So back when I was young and handsome and could get away with wearing half-turtle-necks while instilling into Bay-Area undergrads such as Vox's Jim Tankersky all they'd ever know about political economy, I was struck by two things about my colleagues in the PhD program. One, they were weirdly envious at the money made by people their age (or younger--gasp!) in Silicon Valley VCs, the GSB or even law school people, an envy I thought weird simply because, if you were smart and came from a good school and wanted to make money, well, then you wouldn't have chosen to become a grad student in [insert super-soft-social-science-here]. I remember this whenever I look up some Voxxer who's written an contemptuous piece about dirty-hippy complaints against Uber/TPP/Wal Mart/etc., and find, not some Galtian titan of the Harvard Business School (those go on to make money, which is why I'd interject them and many economists between the 1% and the rest of the ~20% we're talking about here), but rather an Ivy BA (not even a BS!, for you academic types) in some precious humanities thing like Russian literature or some super-soft social science (at the undergrad level, anyway) like polisci.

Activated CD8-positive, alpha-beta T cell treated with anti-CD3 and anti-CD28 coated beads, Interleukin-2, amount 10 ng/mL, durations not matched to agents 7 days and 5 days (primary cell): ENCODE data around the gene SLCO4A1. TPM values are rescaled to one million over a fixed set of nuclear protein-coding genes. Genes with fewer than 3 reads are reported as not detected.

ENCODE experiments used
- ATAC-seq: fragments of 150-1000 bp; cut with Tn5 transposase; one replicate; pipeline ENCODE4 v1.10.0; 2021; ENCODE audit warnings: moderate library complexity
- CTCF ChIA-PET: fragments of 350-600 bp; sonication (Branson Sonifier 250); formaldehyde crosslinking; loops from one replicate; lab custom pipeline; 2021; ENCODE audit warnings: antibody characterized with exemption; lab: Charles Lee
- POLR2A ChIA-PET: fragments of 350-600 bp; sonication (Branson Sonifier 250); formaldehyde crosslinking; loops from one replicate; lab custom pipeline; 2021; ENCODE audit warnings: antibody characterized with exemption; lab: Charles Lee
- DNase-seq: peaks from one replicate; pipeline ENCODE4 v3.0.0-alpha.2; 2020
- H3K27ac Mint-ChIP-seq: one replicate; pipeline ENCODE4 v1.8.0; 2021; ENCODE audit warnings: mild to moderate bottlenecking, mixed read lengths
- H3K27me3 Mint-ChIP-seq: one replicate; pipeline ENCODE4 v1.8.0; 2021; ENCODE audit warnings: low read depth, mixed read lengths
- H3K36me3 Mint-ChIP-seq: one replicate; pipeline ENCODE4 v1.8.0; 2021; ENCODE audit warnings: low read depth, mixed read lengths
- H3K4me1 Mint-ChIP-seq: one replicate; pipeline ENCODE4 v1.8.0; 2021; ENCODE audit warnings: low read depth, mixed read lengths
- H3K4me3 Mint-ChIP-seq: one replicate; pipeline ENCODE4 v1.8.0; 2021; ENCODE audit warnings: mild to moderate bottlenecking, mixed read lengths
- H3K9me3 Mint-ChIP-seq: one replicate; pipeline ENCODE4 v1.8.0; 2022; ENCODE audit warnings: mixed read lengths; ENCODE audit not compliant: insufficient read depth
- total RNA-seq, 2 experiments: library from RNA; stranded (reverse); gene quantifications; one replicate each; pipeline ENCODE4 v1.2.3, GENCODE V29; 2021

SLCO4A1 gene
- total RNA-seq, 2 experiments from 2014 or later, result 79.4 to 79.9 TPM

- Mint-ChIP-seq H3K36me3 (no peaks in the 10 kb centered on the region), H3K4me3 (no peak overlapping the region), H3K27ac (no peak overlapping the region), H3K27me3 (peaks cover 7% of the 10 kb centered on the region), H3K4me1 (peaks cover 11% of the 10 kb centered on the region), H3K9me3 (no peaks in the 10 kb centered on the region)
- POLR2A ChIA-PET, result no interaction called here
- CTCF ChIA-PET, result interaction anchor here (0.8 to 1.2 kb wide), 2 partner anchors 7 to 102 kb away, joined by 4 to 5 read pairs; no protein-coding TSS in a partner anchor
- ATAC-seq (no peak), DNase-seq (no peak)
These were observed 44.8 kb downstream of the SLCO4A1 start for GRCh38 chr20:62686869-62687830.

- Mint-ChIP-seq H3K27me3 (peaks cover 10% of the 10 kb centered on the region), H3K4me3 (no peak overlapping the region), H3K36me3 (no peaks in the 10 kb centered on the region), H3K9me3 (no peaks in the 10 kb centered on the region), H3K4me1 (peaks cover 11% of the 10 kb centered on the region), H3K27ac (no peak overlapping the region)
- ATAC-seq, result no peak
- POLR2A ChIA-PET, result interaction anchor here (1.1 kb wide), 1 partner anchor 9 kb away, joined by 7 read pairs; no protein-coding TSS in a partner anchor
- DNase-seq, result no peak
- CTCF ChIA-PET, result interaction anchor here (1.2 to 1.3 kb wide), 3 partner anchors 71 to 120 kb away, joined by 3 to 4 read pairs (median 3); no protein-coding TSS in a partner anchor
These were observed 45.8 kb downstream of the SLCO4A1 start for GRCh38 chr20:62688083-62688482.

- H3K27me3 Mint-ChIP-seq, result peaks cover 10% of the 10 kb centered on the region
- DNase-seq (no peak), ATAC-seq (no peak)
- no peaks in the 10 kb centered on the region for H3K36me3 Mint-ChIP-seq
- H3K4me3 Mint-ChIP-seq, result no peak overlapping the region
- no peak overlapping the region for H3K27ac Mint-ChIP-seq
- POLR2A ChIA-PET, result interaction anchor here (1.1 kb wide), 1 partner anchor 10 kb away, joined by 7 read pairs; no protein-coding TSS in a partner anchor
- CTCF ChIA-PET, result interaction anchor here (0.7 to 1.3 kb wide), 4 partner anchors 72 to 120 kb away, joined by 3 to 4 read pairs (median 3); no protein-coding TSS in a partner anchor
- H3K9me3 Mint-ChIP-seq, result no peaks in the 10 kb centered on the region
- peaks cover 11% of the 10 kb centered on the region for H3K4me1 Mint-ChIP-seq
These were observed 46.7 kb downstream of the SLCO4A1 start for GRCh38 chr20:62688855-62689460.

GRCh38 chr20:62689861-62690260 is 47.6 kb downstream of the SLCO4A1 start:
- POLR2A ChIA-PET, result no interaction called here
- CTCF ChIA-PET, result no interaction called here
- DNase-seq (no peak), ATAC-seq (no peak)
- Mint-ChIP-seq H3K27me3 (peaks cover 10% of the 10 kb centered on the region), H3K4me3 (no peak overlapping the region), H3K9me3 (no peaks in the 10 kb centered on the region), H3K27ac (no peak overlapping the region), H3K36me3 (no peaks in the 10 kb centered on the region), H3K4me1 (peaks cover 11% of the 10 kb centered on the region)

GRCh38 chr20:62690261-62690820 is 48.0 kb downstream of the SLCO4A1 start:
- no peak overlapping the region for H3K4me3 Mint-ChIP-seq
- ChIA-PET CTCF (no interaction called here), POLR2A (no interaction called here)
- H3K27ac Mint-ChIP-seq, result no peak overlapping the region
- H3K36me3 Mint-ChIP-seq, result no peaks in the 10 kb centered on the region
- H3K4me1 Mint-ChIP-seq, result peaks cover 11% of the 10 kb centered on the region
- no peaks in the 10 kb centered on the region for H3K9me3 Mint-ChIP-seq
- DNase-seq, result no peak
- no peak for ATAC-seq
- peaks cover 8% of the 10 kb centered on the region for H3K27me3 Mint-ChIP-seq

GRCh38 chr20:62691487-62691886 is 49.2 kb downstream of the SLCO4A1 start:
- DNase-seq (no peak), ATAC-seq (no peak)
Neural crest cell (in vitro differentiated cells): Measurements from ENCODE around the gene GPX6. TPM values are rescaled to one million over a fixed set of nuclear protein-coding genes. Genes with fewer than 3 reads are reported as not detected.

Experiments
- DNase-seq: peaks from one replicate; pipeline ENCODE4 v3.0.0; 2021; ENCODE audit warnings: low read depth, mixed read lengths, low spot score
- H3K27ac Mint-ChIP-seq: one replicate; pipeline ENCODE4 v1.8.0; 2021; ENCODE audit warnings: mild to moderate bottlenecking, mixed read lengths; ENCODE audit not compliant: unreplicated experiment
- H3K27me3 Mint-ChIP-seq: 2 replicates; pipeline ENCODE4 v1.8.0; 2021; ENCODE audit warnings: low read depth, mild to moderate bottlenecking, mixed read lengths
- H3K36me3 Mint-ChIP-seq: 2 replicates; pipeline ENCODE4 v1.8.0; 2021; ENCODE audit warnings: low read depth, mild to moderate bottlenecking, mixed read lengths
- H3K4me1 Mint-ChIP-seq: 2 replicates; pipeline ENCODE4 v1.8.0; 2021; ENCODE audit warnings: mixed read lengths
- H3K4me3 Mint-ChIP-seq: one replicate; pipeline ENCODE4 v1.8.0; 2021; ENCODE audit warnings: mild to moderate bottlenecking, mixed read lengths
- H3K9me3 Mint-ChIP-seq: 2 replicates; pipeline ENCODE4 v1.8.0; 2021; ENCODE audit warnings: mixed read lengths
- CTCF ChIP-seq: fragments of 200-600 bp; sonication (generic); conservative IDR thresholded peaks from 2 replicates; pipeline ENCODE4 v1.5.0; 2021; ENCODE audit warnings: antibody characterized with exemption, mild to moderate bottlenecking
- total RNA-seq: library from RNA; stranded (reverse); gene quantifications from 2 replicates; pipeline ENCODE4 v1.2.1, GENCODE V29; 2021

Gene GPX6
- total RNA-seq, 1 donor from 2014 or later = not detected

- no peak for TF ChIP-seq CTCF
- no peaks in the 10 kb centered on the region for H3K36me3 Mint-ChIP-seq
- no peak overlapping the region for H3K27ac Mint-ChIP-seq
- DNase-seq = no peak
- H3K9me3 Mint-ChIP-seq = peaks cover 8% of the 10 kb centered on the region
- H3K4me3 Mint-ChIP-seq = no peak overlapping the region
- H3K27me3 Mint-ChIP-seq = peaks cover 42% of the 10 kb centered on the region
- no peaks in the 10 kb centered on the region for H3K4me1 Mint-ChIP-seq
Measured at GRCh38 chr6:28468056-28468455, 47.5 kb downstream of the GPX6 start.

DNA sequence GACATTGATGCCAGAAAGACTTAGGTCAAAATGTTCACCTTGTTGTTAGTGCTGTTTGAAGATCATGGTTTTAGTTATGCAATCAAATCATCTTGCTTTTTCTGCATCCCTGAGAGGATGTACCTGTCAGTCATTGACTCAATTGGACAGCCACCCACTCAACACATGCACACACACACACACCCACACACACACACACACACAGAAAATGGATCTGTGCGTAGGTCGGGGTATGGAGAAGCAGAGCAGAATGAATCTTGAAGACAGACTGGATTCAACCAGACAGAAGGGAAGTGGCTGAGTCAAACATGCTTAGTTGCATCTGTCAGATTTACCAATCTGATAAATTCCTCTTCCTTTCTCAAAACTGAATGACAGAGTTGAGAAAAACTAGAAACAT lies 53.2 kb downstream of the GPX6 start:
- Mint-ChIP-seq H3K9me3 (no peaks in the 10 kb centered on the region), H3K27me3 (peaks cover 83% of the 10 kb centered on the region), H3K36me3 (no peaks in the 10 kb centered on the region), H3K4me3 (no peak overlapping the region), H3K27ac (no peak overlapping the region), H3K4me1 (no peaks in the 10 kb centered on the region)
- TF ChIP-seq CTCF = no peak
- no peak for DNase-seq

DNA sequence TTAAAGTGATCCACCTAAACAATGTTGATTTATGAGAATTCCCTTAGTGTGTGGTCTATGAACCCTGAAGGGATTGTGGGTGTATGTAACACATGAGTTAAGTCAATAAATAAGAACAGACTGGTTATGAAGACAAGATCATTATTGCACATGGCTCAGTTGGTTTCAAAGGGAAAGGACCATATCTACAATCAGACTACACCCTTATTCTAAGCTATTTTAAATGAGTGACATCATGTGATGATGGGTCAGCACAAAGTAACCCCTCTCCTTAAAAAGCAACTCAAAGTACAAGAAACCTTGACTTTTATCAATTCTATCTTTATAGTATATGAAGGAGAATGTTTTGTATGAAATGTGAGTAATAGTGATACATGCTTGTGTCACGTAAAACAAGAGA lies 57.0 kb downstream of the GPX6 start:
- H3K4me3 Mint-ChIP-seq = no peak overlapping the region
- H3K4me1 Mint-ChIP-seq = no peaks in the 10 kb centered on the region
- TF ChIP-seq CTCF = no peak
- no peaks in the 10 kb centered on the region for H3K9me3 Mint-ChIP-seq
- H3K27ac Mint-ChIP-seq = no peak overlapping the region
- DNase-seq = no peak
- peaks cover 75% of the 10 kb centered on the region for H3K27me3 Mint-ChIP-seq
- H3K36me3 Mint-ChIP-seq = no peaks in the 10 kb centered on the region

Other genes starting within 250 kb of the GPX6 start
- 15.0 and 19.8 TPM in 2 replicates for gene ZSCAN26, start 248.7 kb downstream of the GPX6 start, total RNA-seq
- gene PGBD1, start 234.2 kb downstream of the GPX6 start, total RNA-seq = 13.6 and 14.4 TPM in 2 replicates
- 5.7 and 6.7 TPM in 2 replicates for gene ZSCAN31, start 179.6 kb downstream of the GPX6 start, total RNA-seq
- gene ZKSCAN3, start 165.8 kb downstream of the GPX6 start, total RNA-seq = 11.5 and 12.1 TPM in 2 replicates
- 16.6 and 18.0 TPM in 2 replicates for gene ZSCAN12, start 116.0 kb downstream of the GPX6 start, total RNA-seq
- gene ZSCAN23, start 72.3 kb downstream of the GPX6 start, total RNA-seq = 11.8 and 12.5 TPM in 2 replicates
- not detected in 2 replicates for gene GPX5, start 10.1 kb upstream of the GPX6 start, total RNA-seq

Take Andrew Ross Sorkin, probably --before young Ezra's Vox valuation, anyway-- foremost among the courtiers produced by the Explainer Class. I was looking his background up right now in a properly-Popperian attempt to falsify my hypothesis about the kind of undergrad degrees finance or economics journalists tend to have. His Wikipedia entry caught me up short: Ivy, inevitably, but his degree a B.S. OK, those tend to be in serious fields like mathematics or physics, so, I guess my pattern's not that tight. But the complete lack of any indication about what major this BS might have been in bugged me, so I looked further and came across a Cornell alumni magazine profile that *still* didn't mention what exactly he graduated in, which really made me suspect there was something promising here. Finally, I found the answer in a New Yorkprofile, where I think the adoring nature of the interview ("Sorkin is where he is today, the most famous financial journalist of his generation, in large part because of his herculean work ethic.") led him to drop his guard a bit, and allow the writer to start a paragraph with "When the summer ended, Sorkin left for Cornell, where he majored in communications."... Communications!